TESTED: Veritas domino joinery table
Review and photos: Damion Fauser
Registering the Festool domino DF500 joinery tool on narrow and thin workpieces can present a challenge to some users. With this accessory, the engineers at Veritas Tools have developed a unique workstation to help minimise these difficulties. By fixing the machine in place and effectively bringing the workpiece to the tool, the effect, in very loose analogous terms, is that of a simplified horizontal slot mortiser.
Some easy and minor assembly is required, and as is common with items from the Veritas catalogue, requires a No.2 square screwdriver and a 5/32" (4mm will work) Allen key.
Above: The birch ply table is supplied with a kit of fences, bushes and brass knobs.
A quality birch ply tabletop, and fixed aluminium fences either side of the reference face of the tool, generate a substantial increase in surface area for both table and fence for workpiece registration, than when using the tool handheld. The tool is fixed firmly to the table with a pair of threaded rods that fix directly into the M5 machined holes in the base of the machine and some large and ergonomic brass locking knobs that lock everything in place under the table.
Care must be taken to correctly align the front face of the domino tool with the fixed aluminium fences to ensure accuracy when cutting, and there is sufficient play to achieve this. In the time I’ve had this system in the shop for review, the machine has appeared to have stayed firmly locked in its position but I would recommend regular checking when in use.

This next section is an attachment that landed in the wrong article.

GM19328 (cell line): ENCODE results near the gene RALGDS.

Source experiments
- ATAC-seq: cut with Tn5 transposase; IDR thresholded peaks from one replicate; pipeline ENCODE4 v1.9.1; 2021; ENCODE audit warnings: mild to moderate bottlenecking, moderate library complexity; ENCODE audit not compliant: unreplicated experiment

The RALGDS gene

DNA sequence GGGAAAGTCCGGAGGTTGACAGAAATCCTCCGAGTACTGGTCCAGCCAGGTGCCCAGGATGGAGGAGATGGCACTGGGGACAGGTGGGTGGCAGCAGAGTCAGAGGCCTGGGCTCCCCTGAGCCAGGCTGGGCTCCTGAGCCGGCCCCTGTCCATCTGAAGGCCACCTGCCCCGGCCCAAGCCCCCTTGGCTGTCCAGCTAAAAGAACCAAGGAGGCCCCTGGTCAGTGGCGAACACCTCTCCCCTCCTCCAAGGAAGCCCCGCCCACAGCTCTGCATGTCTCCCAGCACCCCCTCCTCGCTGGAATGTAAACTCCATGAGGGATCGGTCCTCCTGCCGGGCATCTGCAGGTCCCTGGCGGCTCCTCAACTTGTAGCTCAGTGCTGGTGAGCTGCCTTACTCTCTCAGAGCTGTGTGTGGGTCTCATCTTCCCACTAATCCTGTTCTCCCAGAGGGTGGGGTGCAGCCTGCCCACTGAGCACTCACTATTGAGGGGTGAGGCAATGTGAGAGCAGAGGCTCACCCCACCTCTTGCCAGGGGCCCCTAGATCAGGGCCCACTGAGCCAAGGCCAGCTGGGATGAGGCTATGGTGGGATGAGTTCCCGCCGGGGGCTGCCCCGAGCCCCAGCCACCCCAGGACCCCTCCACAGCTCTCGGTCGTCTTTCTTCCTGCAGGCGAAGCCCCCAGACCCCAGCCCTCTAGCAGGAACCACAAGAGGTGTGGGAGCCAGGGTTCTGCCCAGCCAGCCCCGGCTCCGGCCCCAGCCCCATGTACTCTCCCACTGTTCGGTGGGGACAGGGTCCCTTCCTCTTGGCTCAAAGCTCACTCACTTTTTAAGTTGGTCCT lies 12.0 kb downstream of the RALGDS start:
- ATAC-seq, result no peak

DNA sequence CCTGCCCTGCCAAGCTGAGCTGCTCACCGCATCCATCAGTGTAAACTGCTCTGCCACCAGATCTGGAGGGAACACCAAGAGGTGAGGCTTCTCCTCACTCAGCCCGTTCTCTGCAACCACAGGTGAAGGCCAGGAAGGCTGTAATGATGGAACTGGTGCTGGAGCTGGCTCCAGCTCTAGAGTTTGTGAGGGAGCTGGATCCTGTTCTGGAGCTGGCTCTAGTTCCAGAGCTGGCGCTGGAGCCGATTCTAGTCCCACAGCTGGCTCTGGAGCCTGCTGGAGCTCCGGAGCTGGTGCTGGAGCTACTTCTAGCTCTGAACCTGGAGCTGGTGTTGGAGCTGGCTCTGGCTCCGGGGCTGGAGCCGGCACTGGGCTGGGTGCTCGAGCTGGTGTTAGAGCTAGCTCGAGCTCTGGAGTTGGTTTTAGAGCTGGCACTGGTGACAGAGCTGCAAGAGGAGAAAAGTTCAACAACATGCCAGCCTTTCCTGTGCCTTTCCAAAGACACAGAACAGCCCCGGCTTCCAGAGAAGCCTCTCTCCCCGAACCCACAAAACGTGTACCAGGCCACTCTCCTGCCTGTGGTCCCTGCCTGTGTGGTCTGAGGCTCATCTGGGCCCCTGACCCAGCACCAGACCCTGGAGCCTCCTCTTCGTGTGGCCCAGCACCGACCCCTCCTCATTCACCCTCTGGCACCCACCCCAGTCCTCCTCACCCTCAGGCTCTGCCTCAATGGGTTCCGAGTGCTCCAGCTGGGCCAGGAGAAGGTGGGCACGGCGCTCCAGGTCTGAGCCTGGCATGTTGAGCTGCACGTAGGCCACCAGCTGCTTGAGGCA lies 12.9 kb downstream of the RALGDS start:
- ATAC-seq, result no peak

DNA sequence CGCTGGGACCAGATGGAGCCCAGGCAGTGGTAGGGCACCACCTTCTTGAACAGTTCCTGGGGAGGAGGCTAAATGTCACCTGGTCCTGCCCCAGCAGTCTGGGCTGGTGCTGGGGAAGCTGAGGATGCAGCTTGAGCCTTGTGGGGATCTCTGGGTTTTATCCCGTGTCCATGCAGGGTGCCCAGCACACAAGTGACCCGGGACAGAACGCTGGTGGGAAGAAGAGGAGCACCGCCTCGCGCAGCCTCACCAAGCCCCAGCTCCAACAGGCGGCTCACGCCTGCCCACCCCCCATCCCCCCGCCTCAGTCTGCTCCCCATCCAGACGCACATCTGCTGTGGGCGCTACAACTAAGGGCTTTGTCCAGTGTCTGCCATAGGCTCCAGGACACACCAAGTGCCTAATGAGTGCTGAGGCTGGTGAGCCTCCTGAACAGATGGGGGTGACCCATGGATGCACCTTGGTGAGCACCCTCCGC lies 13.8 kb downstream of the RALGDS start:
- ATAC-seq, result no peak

The working surface available is 800 x 590mm, but it would be easy to add outstation supports to support longer and/or wider workpieces. The table surface is pre-cut with a series of keyhole slots that allow easy positioning and fixing of the included hold-down clamps and the movable 90/45° fence for aligning and securing the workpiece.
Test cuts on workpieces of varying thickness found the included hold- down clamps struggled to firmly purchase on sections thicker than 30mm, so I’d suggest retrofitting some shop-made hold-downs with perhaps toggle clamps for better security when using thicker workpieces.
Above: Showing the registration of the domino tool to the joinery table.
Domino users will know about the offset between the base of the tool and the centreline of the machined slot. Included in the box is a 6mm pair of machined aluminium shims that can be placed in the pre-cut slots in the table surface prior to fixing the machine in place. These shims will increase the offset to 10mm. An accessory set of shims (2/4/8mm) is available for $49, but it wouldn’t be hard to mill your own from some hardwood scraps if you wanted a custom setting for your offset.
Mirroring accurate mortises between left and right components is made easier with the included offset gauge, which allows for easy and accurate setting of the movable fence to the other side of the cutter at the exact same distance.
Damion Fauser is a Brisbane based furniture designer maker who also teaches woodwork classes. See damionfauser.com